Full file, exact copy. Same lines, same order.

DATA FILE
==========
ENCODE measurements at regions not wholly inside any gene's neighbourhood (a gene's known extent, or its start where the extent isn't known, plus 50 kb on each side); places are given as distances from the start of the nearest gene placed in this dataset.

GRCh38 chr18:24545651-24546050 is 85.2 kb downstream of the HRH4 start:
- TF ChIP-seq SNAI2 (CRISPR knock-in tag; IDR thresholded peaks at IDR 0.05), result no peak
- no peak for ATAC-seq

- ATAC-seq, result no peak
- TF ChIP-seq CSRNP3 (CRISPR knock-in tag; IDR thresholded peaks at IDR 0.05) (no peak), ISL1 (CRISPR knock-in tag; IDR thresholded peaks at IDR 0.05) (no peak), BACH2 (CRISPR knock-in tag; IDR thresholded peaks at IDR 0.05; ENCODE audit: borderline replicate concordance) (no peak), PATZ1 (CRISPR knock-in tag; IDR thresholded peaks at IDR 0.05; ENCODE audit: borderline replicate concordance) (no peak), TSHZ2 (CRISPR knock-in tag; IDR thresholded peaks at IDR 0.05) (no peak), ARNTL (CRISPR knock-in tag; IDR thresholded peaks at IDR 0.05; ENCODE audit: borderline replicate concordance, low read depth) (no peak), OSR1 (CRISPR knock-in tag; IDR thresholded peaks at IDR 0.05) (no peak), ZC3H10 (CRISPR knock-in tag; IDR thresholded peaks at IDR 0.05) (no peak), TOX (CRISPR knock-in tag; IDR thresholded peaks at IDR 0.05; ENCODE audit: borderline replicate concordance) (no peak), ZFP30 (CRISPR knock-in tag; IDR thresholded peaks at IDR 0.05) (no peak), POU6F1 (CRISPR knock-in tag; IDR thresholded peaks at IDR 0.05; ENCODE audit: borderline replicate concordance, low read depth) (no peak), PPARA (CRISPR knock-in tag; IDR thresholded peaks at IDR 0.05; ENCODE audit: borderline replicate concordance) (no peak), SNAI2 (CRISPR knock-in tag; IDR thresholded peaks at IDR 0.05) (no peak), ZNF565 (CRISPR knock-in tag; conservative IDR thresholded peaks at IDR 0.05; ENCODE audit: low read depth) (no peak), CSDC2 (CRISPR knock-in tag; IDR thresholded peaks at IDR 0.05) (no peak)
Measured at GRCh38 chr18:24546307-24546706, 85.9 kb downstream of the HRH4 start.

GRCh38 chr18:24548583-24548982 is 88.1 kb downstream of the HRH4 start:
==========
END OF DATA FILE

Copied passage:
ENCODE measurements at regions not wholly inside any gene's neighbourhood (a gene's known extent, or its start where the extent isn't known, plus 50 kb on each side); places are given as distances from the start of the nearest gene placed in this dataset.

GRCh38 chr18:24545651-24546050 is 85.2 kb downstream of the HRH4 start:
- TF ChIP-seq SNAI2 (CRISPR knock-in tag; IDR thresholded peaks at IDR 0.05), result no peak
- no peak for ATAC-seq

- ATAC-seq, result no peak
- TF ChIP-seq CSRNP3 (CRISPR knock-in tag; IDR thresholded peaks at IDR 0.05) (no peak), ISL1 (CRISPR knock-in tag; IDR thresholded peaks at IDR 0.05) (no peak), BACH2 (CRISPR knock-in tag; IDR thresholded peaks at IDR 0.05; ENCODE audit: borderline replicate concordance) (no peak), PATZ1 (CRISPR knock-in tag; IDR thresholded peaks at IDR 0.05; ENCODE audit: borderline replicate concordance) (no peak), TSHZ2 (CRISPR knock-in tag; IDR thresholded peaks at IDR 0.05) (no peak), ARNTL (CRISPR knock-in tag; IDR thresholded peaks at IDR 0.05; ENCODE audit: borderline replicate concordance, low read depth) (no peak), OSR1 (CRISPR knock-in tag; IDR thresholded peaks at IDR 0.05) (no peak), ZC3H10 (CRISPR knock-in tag; IDR thresholded peaks at IDR 0.05) (no peak), TOX (CRISPR knock-in tag; IDR thresholded peaks at IDR 0.05; ENCODE audit: borderline replicate concordance) (no peak), ZFP30 (CRISPR knock-in tag; IDR thresholded peaks at IDR 0.05) (no peak), POU6F1 (CRISPR knock-in tag; IDR thresholded peaks at IDR 0.05; ENCODE audit: borderline replicate concordance, low read depth) (no peak), PPARA (CRISPR knock-in tag; IDR thresholded peaks at IDR 0.05; ENCODE audit: borderline replicate concordance) (no peak), SNAI2 (CRISPR knock-in tag; IDR thresholded peaks at IDR 0.05) (no peak), ZNF565 (CRISPR knock-in tag; conservative IDR thresholded peaks at IDR 0.05; ENCODE audit: low read depth) (no peak), CSDC2 (CRISPR knock-in tag; IDR thresholded peaks at IDR 0.05) (no peak)
Measured at GRCh38 chr18:24546307-24546706, 85.9 kb downstream of the HRH4 start.

GRCh38 chr18:24548583-24548982 is 88.1 kb downstream of the HRH4 start: